On Blocking the Difficult Stuff Out

Today was a long and weary day. I woke up early to head to the hospital to start the three hour glucose test done on pregnant women to see if they have gestational diabetes. You have to fast and you have to spend a lot of time waiting around. I spent my time paying bills, writing thank you notes and catching up on to-do lists. Then I ran out to eat and drop off some dry cleaning before rushing back to the doctor’s office for my regular OB appointment (wherein nothing of note took place).

Our beloved friend, Candice, watched the kids while I was gone. She texted me messages and pics of them when she took them to the park. She gave me updates when I returned home. And then she stayed longer so I could lay down and take a nap while she watched the kids. 

When I got up, I walked into a living room of chaos – the expected kind: tiny messes here and there, one kid yelling about some unmet need that has to BE. DONE. NOW. It was pretty representative of a normal, ordinary moment in a normal, ordinary day. 

I took Candice out for a “treat” as thank you for all her hard work and help today and we got into a conversation abut Henry at this age. I kept saying things like “I don’t remember Henry being as emotional or as high maintenance as Cora”. And she kept pulling out these old stories about Henry around this age – stories where he was just as high maintenance, but in his own Henry ways. He used to refuse to wear a jacket at all costs.  He used to demand that when we color we only use the brown and green crayons, and he was in charge of who used them and when. How easily I forgot these difficulties (for lack of a better term). In such a short time, I had already removed these examples from my memory of what Henry “used to be like”.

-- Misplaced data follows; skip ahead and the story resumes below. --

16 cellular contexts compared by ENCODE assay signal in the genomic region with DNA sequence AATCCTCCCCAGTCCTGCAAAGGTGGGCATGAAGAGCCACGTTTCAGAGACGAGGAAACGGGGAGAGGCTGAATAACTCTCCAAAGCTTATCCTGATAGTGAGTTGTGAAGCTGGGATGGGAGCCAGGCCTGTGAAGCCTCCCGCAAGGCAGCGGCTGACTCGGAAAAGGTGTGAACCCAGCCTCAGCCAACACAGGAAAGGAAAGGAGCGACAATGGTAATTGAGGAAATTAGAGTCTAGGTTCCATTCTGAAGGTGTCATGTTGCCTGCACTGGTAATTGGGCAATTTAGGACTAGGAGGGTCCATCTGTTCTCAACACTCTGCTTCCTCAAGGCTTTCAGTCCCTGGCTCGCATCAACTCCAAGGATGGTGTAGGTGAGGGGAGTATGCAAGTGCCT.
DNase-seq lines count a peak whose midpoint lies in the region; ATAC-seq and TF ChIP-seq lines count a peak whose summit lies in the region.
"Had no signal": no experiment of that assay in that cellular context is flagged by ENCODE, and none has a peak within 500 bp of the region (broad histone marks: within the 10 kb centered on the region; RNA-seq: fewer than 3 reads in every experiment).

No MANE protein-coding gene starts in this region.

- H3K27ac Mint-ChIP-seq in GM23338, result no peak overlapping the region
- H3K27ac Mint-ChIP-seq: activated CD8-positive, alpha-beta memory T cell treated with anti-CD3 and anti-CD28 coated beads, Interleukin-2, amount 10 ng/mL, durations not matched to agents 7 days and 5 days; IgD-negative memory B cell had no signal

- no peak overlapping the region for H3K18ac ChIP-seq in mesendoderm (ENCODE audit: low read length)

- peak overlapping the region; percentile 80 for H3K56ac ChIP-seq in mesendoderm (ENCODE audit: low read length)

Even when we were home in Ohio the last few weeks, I got a lot of ” i don’t remember kids being quite this loud” from our parents. And other comments of that nature. It is funny how our minds work, isn’t it?  How can we be so utterly present and involved in this aspect of life – the raising of children – and yet forget so much of the hard work it takes? 

The last few days since returning home have been interesting and challenging ones. We are navigating our way through new wake up times and binky/ipad addictions while trying to get back to normal – whatever normal looks like. But I want to try to do better to remember the realities of these times, not just the polished version that makes these days look better in hind sight. 

On a somewhat unrelated note, nothing feels better than returning home after being away. I have never been so happy to come back home – to my bed (and my giant snoogle body pillow), to our car and to the cozy little life we have set up here, no matter how difficult it is to readjust back to normal like.

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